17 January 2020 (Fri.) 1960 U.S.-Japan Security Treaty: today still 70% of U.S. forces is stationed in Okinawa / Dump trucks are decreasing in Awa

This month it has been 60 years since the original U.S.-Japan Security Treaty from 1951 was revised in 1960. The treaty formulates the obligation the U.S. holds to defend Japan and that for that purpose it can use military facilities in its sole discretion. It was agreed that also afterwards Okinawa would keep its old conditions and shape. Okinawa counts for only 0.6% of the total size of Japan, while 70% of the U.S. military forces are stationed here. Whenever there is an opportunity, Okinawa prefecture emphasizes that it feels being treated unequally and discriminated against.
In 1978, a Status of Forces Agreement was signed between Japan and the U.S. that exempted the U.S. from any financial obligation, while making the Japanese side fully responsible for the expenses of the stationing of the armed forces. These costs rose in 2018 to the amount of 268.5 billion yen and are commonly known as omoiyari yosan. This because it is paid out of “sympathy” (omoiyari) towards the strange U.S. army forces that are not visible in other countries. The costs equal 152 times the yearly amount that the Japanese government invests in Okinawa to fight against child poverty. Yet, with the economic pressures caused by the U.S. military bases, the urgent environmental issues and the anxiety for war, for Okinawa it is noting than an obstruction towards betterment.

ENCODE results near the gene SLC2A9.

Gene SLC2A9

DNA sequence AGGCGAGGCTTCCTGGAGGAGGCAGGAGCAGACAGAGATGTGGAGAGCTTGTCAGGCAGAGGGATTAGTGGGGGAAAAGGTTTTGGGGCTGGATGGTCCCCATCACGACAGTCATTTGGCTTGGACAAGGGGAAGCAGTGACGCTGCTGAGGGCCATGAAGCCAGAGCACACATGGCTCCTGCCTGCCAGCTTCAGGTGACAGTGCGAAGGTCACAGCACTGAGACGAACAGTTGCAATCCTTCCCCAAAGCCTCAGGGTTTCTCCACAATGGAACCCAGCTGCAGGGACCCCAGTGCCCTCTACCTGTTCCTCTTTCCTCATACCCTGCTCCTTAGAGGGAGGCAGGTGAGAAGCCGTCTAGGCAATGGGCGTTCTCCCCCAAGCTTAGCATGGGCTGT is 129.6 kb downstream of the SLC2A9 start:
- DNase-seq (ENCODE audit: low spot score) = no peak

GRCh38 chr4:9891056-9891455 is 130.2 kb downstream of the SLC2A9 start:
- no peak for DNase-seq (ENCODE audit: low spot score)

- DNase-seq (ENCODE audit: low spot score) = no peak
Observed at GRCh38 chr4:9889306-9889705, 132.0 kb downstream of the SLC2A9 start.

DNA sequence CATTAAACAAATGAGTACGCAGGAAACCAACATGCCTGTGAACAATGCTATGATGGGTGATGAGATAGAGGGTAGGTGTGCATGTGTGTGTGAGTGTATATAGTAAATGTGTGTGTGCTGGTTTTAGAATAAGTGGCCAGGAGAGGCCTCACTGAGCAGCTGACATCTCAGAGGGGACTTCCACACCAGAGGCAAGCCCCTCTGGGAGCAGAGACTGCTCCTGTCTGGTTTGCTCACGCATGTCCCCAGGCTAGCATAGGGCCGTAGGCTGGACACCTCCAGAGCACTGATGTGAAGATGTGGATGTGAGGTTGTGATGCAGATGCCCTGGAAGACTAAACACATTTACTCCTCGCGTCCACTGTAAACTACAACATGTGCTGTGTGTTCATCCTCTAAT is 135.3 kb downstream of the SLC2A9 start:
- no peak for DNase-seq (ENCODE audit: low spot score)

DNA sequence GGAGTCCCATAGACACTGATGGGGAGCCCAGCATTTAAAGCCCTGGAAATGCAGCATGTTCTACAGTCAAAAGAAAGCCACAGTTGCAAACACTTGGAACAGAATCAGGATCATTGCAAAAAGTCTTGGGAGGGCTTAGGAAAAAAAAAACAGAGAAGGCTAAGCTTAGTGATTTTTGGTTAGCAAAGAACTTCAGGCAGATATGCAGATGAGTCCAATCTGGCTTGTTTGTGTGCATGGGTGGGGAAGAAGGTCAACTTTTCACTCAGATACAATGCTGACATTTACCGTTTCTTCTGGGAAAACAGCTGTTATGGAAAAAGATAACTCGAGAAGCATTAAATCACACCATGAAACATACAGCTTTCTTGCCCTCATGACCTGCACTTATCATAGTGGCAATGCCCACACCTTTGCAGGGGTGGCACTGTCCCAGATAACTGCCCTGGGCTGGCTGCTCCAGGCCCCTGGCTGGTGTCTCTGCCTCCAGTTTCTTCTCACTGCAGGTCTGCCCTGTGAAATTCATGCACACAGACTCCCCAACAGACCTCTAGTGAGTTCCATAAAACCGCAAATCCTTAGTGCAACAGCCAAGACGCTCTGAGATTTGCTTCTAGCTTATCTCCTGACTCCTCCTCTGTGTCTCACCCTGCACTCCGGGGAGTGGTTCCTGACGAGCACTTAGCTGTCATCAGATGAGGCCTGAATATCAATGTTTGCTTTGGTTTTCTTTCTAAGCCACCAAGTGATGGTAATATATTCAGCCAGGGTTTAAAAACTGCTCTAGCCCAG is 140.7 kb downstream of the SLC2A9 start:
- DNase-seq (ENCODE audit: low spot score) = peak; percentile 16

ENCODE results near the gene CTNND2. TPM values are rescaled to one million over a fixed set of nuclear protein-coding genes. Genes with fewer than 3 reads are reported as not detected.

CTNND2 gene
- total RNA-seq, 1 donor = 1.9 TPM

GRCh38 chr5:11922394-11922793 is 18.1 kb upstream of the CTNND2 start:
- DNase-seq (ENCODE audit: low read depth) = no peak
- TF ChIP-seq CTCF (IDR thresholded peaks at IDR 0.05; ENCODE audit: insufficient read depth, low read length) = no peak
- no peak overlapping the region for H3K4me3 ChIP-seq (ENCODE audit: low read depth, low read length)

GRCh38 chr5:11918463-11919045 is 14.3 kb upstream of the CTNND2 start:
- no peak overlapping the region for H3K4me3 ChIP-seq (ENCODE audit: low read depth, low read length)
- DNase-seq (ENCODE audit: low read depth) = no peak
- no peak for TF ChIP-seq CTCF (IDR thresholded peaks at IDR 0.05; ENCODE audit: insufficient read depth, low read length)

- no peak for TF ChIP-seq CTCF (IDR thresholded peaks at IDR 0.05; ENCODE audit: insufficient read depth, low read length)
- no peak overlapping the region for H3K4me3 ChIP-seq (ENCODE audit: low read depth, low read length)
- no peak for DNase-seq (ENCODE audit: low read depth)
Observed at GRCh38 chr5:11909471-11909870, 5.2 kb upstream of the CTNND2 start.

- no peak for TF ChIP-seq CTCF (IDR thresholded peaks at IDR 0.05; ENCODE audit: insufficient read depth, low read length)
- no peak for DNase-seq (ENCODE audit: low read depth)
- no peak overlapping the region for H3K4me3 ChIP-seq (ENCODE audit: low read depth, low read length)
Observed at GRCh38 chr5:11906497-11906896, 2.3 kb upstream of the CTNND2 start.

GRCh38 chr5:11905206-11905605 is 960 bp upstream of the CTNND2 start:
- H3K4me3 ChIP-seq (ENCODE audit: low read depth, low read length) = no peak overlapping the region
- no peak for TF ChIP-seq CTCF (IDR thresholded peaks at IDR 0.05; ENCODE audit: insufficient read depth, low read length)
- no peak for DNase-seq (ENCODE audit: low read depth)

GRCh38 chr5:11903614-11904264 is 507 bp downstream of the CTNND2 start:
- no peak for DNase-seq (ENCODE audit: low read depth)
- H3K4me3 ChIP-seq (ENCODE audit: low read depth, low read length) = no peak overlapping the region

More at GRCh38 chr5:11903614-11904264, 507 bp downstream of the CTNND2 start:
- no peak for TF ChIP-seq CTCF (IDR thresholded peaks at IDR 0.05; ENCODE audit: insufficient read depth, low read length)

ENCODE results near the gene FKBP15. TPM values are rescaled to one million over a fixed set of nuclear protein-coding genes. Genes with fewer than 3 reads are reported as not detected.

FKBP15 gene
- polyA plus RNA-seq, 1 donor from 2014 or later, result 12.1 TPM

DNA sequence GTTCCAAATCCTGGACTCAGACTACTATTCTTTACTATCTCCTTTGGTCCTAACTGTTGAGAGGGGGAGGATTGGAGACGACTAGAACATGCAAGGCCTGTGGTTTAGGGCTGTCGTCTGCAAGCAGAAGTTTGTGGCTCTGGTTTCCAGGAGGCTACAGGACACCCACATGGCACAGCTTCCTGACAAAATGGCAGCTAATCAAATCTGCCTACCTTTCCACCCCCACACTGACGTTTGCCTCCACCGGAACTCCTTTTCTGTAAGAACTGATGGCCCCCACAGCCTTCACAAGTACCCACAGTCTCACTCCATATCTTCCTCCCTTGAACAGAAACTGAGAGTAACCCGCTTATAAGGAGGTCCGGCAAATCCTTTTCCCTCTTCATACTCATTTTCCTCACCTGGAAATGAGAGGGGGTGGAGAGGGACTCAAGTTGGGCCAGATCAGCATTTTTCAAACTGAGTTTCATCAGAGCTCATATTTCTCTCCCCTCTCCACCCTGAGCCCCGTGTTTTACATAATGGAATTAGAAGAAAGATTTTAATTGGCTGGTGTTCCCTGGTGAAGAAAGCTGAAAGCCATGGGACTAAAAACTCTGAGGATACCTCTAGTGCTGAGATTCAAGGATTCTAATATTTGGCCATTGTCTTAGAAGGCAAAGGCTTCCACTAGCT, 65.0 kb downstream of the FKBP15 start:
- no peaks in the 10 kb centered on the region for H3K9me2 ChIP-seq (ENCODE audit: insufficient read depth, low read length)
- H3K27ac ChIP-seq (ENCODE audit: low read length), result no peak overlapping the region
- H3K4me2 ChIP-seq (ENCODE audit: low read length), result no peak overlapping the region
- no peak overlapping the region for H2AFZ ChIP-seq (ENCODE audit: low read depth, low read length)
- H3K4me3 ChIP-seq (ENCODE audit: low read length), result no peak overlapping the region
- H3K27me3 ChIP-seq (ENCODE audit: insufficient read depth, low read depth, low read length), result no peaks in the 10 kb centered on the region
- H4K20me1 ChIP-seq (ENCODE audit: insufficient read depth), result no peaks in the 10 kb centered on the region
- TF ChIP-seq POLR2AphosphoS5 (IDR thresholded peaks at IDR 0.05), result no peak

(In front of the gate at Camp Schwab)
From 9 a.m., 12 citizens participated in a sit-in protest. Yesterday was the third Thursday of action with 250 people present, which is a big difference with today. Unfortunately, the protesters were easily removed within 10 minutes. In the afternoon there were three rounds of deliveries made that brought in a total of 183 truckloads.

(In front of the Ryukyu cement pier in Awa)
30 members of the Uruma Shimagurumi movement divided themselves between the entrance and exit of the pier to protest. A positive outcome of the construction work being delayed was that until the Japanese Defense Forces came there were 3 or 4 people who came to warn the protesting citizens from the highway. Perhaps there were strict orders given by the officials in order to prevent the delays. Although a belt conveyer was damaged and the activities stopped for one hour, 501 deliveries were made by the cargo ships. 11 of the canoe members clinged on to the ships and were able to delay their departure with about an hour.


(Motobu Shiokawa pier)
The trucks directly loaded the earth and sand onto the pontoon as they always try to find new ways of operating. Today the landfill soil was unloaded onto the pier at once and reloaded on the cargo ships by the use of a crane. In the construction permit it is mentioned that cargo ships are being used, so this way of doing is a last resort to make achievements. It created the situation that close to half of the 27 trucks that were operating were waiting in order to continue to unload. 68 deliveries of landfill soil were made.

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